---

 

It is definitely possible to work on scientific computing without a PhD.

 

I work in a company that develops CFD software and I have not a PhD smile.png Well, I'm currently doing the graphics engine so the fact that the software is a CFD doesn't matter much to me now, but I have had to develop things in the simulation engine in the past. And the process is pretty much:

 

* The people who actually understanding what is going on and what they want done tell you which new feature they want. You gather as much info from them as you can.

* You go to the simulation engine code and start engineering the solution: choosing what is the most efficient way to gather the data you need, what is the most maintainable organization of the new code, etc.

* If you need any formula to compute something you ask for it (or try to come up with it yourself, just for fun biggrin.png )

* You program the new feature, and test that it, at least, looks correct.

* You call someone who actually understands what should happen with new feature and ask them if they agree that it works fine or not.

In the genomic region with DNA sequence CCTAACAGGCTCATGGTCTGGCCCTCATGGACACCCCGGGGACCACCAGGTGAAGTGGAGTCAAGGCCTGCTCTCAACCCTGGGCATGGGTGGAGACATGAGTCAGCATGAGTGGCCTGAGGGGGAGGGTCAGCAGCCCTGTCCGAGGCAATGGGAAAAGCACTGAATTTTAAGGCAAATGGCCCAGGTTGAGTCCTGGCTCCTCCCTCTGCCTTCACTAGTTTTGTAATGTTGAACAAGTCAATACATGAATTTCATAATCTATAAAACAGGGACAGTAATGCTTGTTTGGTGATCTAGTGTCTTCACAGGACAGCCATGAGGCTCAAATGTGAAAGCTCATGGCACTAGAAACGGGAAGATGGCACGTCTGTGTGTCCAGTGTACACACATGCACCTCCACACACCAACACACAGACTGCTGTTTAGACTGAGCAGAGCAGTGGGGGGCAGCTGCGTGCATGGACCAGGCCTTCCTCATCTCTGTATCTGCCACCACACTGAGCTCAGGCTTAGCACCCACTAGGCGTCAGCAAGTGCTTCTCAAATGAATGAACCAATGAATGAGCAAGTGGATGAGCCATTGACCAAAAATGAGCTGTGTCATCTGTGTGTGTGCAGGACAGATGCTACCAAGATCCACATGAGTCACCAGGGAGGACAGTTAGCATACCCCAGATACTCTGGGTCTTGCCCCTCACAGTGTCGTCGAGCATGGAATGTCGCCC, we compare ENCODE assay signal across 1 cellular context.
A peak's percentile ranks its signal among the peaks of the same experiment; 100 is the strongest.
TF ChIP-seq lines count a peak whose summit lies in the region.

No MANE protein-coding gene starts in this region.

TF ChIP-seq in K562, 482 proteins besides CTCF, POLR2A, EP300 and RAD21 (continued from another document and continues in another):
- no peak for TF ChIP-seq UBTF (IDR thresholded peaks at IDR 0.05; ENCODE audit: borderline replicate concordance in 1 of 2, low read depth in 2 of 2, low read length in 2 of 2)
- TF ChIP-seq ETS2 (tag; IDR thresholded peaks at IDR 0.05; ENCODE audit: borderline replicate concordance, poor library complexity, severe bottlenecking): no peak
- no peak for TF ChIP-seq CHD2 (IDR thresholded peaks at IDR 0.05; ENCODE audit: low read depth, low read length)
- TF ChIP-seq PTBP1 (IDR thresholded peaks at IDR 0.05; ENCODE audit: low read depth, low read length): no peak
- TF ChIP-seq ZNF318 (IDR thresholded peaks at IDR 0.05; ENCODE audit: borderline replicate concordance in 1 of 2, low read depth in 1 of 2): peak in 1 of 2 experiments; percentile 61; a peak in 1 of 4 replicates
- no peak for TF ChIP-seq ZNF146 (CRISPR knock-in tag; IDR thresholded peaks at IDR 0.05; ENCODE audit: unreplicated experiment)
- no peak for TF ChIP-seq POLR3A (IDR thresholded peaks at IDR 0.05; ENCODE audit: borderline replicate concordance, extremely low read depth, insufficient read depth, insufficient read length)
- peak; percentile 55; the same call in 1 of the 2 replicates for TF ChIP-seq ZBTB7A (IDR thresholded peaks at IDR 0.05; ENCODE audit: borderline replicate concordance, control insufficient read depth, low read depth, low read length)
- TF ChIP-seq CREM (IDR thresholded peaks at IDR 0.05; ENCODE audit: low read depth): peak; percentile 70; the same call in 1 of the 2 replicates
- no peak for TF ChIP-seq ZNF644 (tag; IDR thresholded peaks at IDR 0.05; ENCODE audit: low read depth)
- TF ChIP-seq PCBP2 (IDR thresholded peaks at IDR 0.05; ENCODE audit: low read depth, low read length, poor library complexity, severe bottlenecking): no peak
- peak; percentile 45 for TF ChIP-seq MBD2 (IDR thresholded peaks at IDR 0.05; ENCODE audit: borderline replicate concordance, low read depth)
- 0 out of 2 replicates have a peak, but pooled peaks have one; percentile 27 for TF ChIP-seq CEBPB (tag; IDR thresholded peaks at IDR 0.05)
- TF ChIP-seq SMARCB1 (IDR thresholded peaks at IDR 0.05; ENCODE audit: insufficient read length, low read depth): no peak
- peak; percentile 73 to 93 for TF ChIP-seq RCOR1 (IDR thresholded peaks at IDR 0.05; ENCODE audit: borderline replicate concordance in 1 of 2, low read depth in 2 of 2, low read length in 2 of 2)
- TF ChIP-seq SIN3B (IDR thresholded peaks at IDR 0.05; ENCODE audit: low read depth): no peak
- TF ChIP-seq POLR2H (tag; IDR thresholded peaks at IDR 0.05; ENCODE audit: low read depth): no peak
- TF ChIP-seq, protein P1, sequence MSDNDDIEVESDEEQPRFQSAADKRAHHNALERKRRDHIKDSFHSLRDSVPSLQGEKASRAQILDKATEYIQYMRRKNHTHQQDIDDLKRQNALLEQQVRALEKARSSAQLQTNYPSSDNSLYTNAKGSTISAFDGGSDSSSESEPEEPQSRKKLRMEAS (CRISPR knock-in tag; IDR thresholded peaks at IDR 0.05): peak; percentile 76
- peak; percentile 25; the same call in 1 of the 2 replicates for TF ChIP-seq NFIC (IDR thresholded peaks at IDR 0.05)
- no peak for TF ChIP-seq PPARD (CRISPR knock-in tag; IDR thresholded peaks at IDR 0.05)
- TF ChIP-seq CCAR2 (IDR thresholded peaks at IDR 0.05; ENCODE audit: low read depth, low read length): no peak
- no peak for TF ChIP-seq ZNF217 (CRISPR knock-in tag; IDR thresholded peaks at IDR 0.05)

* Either you have to change something, or you can move on to the next task smile.png

 

So, in principle, the people knowing the physics don't need to know much about programming and the people who develop don't really need to know much about the physics. Of course, the interaction between these two people lead to both of them learning much from each other, so it is pretty enriching. This is actually what I like the most about my work, I never stop learning.

 

About what skills to have... several: problem-solving skills are a must. You'll need to know pretty much about how computers work also, because you'll need to be very performance-aware when you do things (scientific applications = huge amounts of data which usually need pretty complex processing). Some knowledge of numerical analysis is also valuable but not always required (limitations of floating point, time integration schemes - https://www.udacity.com/course/cs222 -, etc).

 

The thing is, the "scientific area" as you call it is pretty much huge (there is a lot of 'science' out there) so apart from the common skills I listed many others might be needed for the particular field you want to work in. For example if you are going to work developing a weather prediction application that works in a distributed cluster you might need to know about networking (sockets, OpenMPI, ZeroMQ...). But if you are working in another application entirely developed to run on a CUDA cluster... well, CUDA will likely be a requisite tongue.png

 

In general, be prepared to learn whatever you need to for your work, and don't be afraid to ask what you don't know (nobody is expected to know everything!).

Edited by Javier Meseguer de Paz